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#14
I have been pondering this carved top and what I can do to ensure that it all comes together without looking stupid or incomplete, or compromised.

At the moment, my plan was to carve pretty much everything i could carve on the top and leave the "flat" areas flat (ie the bridge and pickup locations, and the control cavity). Problem there is that the control cavity severely interferes with the topographical carve. I was going to leave that alone and try to carve around it.

But now I have another idea. Carve that part too, and make a control cavity cover out of an Ash veneer. Bend it to the contours of the carve, whatever it ends up being, and mount the hardware to that, after ensuring that the contoured veneer section is reinforced enough to be rigid and support the weight of the electronics. Finish the veneer so it blends in seamlessly or use a different colour as the top so it stands out like a normal chrome tele plate would stand out.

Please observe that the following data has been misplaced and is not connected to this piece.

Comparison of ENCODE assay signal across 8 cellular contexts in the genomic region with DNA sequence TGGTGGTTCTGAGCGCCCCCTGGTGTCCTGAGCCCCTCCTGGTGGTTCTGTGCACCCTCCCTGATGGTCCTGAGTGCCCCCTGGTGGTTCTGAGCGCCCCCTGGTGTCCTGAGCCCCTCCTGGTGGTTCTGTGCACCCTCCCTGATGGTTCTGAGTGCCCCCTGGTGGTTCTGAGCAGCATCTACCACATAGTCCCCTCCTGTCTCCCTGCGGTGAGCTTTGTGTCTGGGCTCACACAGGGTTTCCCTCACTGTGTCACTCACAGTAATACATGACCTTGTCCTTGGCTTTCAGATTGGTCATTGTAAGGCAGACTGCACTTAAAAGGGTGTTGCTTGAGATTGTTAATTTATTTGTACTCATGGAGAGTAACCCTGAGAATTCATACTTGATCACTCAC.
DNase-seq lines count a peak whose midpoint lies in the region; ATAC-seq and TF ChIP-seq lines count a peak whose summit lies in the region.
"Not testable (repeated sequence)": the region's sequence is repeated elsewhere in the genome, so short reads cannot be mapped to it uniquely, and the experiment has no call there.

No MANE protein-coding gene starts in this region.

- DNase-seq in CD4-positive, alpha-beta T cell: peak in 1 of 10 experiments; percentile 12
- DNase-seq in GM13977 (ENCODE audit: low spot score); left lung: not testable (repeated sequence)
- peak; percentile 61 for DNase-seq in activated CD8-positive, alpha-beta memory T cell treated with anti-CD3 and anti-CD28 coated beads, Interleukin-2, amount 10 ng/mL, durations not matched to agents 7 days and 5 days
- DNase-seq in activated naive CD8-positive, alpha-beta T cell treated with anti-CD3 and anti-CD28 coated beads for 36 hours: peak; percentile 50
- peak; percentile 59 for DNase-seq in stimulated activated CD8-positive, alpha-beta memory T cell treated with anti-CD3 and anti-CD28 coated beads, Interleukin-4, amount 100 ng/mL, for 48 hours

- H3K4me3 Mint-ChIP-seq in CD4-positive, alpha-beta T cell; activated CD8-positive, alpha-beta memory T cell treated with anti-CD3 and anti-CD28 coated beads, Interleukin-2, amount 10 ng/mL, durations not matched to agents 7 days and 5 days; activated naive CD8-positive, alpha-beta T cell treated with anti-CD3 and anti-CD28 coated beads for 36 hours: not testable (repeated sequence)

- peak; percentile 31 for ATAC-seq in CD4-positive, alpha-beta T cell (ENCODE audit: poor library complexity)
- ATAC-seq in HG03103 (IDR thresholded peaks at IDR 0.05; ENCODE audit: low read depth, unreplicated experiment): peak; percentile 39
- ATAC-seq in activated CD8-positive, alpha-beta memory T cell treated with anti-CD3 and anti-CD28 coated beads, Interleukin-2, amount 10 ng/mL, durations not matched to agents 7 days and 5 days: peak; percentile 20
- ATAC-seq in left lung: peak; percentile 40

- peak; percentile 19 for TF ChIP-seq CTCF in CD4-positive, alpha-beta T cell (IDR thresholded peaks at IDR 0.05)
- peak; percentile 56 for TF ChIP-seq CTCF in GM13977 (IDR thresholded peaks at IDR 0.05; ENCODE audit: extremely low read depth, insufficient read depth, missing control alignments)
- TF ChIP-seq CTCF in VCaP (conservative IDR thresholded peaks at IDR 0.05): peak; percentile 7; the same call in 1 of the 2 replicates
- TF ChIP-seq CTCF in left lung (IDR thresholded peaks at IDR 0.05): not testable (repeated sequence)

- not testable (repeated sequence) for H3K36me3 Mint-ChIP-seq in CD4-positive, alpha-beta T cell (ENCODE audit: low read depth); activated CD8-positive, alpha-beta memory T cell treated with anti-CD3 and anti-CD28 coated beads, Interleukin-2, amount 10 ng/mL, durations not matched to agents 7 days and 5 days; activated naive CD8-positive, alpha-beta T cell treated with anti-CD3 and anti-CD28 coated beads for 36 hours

Thoughts?
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#15
I got an idea slut.

Get a thick bit of wood for the control cavity say 10mm recess that in flush to the top then carve it. Drill the pot holes and a flat shelf around them for the knobs and ya sweet. After that you could sand down the flat side of the cover to compensate for the thin veneer.

Would be an easy mod and pretty damn unique too. You could even just get the templates laser cut out of mdf. It wouldn't cost much as its such a small job. Or just make them.

The only other thing is you will need is a plunge router and a template trim bit. But even if you took it to a cabinet maker or something it would be a 5min job.

Fuck thats a great idea imo. I am going to do it myself one day HA! Imagine a whole strat pickguard made of wood done like that? Be truly mental aii.
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#16